Ethical approval

All applicable international, national, and/or institutional guidelines for the care and use of animals were followed (permit Nr. BL443).

Results

65 individual leverets from 41 different litters were detected, caught and radio tagged. 14 additional leverets (from 9 additional litters) were detected but not caught as these individuals were either too old and hence escaped or we failed to catch them upon first detection and could not detect them anymore. Captured leverets were between 1 and 22 (mean ± s.d. = 8 ± 6.2) days old upon first detection. We could not determine the age of the non-captured leverets. Body weight at capture ranged from 133–799 g (mean ± s.d. = 340 ± 187 g). For details on the number of leverets found, area coverage and time investment for each method see Table 1. In total, we spent 895 hours (85% handheld thermal camera, 12% thermal drone, 3% wildlife detection dog) searching for leverets using the three different methods described above. Average time investment to find any leveret was 12.3 hours (including all three methods). However, as the detection of littermates was not independent, the average time investment to find leverets from different litters is more relevant and was found to be 17.2 hours (including all three methods). Our relatively low success rate was likely influenced by both, low detection probability and low brown hare densities at the study sites.

Table 1 Details on detection success, search time (hr) and searched area (ha) for the three different detection methods used to find leverets.

Detection distance (distance from viewer to target) applying the handheld thermal camera ranged from 16 to 190 m (mean ± s.d. = 61 ± 33 m). Because of the restricted angle of the camera close to the viewer’s body, the area <10 m to the observer was considered as not being searched. Table 2 lists species other than hares detected using the handheld thermal camera. Average vegetation height at the detection location was ~70% shorter for the handheld thermal camera (mean ± s.d. = 11 ± 9 cm) compared to the thermal drone (mean ± s.d. = 38 ± 7 cm, t = −7.357, P < 0.001), while maximum vegetation height was 30 cm for the handheld method and 46 cm for the thermal drone respectively.

Table 2 List of species (ordered by size) detected using the handheld thermal camera during the leveret surveys. All observations were made after sunset in complete darkness. The list is not complete, as not all detected animals could be identified to species level (e.g. Muridae spp. or Arvicolinae spp).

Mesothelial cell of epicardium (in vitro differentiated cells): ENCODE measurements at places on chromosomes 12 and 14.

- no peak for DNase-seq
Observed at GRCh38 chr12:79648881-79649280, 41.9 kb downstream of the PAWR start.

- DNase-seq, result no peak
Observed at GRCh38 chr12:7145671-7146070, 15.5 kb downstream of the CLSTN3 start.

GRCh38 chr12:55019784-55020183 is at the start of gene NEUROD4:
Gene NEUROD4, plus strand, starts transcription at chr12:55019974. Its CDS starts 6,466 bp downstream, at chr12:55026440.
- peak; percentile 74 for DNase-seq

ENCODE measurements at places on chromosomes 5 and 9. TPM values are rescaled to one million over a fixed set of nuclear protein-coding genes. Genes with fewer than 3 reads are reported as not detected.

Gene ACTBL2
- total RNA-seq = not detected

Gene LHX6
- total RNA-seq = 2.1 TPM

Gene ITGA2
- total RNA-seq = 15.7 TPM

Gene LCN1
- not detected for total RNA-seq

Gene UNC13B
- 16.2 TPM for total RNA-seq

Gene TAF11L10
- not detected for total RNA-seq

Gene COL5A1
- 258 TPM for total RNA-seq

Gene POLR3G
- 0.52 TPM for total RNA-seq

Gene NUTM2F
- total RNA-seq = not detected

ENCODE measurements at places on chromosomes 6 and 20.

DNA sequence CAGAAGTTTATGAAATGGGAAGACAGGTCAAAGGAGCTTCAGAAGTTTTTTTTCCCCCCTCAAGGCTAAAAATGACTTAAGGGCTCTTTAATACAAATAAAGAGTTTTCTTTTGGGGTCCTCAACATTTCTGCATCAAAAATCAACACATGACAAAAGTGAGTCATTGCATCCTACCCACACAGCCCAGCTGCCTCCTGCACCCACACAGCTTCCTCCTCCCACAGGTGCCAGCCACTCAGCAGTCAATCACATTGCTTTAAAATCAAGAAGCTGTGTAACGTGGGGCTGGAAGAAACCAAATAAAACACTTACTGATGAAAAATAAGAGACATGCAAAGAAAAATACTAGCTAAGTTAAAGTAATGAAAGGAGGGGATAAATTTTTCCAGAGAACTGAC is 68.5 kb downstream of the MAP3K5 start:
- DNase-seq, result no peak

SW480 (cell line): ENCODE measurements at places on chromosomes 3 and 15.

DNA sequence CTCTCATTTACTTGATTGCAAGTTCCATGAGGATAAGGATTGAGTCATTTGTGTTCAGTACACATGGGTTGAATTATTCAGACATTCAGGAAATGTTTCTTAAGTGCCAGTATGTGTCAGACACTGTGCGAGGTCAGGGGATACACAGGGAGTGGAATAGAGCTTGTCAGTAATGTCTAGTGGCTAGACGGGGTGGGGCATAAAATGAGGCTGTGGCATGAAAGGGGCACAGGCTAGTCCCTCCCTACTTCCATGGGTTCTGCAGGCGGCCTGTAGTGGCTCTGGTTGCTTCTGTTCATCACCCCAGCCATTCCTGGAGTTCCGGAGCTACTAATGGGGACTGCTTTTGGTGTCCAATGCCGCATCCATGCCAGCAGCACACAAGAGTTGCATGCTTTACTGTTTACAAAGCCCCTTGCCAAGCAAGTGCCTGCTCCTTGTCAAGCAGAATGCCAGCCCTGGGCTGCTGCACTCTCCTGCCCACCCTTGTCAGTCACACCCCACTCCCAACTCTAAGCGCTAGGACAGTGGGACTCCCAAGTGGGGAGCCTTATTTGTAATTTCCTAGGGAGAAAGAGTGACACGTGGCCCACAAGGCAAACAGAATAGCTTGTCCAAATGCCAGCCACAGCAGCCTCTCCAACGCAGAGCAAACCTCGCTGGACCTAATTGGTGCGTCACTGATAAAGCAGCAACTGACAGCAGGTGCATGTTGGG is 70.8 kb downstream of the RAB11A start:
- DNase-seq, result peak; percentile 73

Out of 109 search attempts (determination of PH), we were able to detect the target leveret in 39 cases, resulting in a detection probability (PH) of 36% for the handheld method. PH was positively influenced by the leveret’s age as a proxy for its size (model estimate = 1.77, SE = 0.87, χ2 = 4.57, P = 0.033) but negatively by average vegetation height (model estimate = −3.09, SE = 2.16, χ2 = 9.39, P = 0.002) and time after sunset (model estimate = −1.68, SE = 0.73, χ2 = 8.96, P = 0.003).

Discussion

The detection of small and cryptic species in their natural habitat poses a significant challenge for researchers. As our study on brown hare leverets shows, thermal imaging and wildlife detection dogs represent suitable methods for the detection of such species. With a birthweight of 100–150 g, brown hare leverets are the smallest mammal being searched for systematically using thermal imaging so far35. Moreover, it is the first time a wildlife detection dog has successfully been trained to detect live leverets – a target difficult to detect olfactorily36 and very likely to elicit chasing behaviour once bolting. Furthermore, the combination of thermography and a wildlife detection dog has never been done before and is in that sense unique. This combined approach allows to cover all sort of vegetation structures (open, sparse and closed) and hence collect an unbiased/balanced dataset in terms of vegetative cover or habitat type respectively. The application of the methods presented here – whether individually or in combination – hugely increases the possibilities for collecting data, and ultimately for gaining a much-needed understanding on the ecology and behaviour of small and cryptic species at all life history stages. This may include research on many endangered farmland species such as Eurasian skylarks (Alauda arvensis), grey partridges (Perdix perdix), Northern lapwings (Vanellus vanellus) or European hamsters (Cricetus cricetus), but also, on species outside the farmland context such as for example sand cats (Felis margarita) in the desert, bird nests on cliffs, or hedgehogs (Erinaceus roumanicus) in the park. Another field of application is the detection and elimination of invasive species17,3738.